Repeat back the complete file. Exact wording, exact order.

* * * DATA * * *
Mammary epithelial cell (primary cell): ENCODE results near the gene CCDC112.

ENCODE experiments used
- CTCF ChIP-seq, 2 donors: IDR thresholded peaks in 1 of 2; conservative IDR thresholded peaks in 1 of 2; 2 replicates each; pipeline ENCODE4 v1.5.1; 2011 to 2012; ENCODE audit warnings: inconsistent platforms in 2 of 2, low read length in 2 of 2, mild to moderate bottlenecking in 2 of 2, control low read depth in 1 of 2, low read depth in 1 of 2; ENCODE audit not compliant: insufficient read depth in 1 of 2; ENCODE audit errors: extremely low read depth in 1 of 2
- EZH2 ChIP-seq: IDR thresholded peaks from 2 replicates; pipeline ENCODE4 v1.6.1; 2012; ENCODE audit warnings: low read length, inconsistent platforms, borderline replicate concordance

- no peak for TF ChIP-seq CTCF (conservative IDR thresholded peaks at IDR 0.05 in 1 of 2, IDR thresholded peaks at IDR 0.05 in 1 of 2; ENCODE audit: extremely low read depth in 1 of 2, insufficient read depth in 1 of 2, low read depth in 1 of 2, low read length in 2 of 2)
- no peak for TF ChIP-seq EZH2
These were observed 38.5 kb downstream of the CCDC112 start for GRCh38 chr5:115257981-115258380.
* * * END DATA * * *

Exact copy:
Mammary epithelial cell (primary cell): ENCODE results near the gene CCDC112.

ENCODE experiments used
- CTCF ChIP-seq, 2 donors: IDR thresholded peaks in 1 of 2; conservative IDR thresholded peaks in 1 of 2; 2 replicates each; pipeline ENCODE4 v1.5.1; 2011 to 2012; ENCODE audit warnings: inconsistent platforms in 2 of 2, low read length in 2 of 2, mild to moderate bottlenecking in 2 of 2, control low read depth in 1 of 2, low read depth in 1 of 2; ENCODE audit not compliant: insufficient read depth in 1 of 2; ENCODE audit errors: extremely low read depth in 1 of 2
- EZH2 ChIP-seq: IDR thresholded peaks from 2 replicates; pipeline ENCODE4 v1.6.1; 2012; ENCODE audit warnings: low read length, inconsistent platforms, borderline replicate concordance

- no peak for TF ChIP-seq CTCF (conservative IDR thresholded peaks at IDR 0.05 in 1 of 2, IDR thresholded peaks at IDR 0.05 in 1 of 2; ENCODE audit: extremely low read depth in 1 of 2, insufficient read depth in 1 of 2, low read depth in 1 of 2, low read length in 2 of 2)
- no peak for TF ChIP-seq EZH2
These were observed 38.5 kb downstream of the CCDC112 start for GRCh38 chr5:115257981-115258380.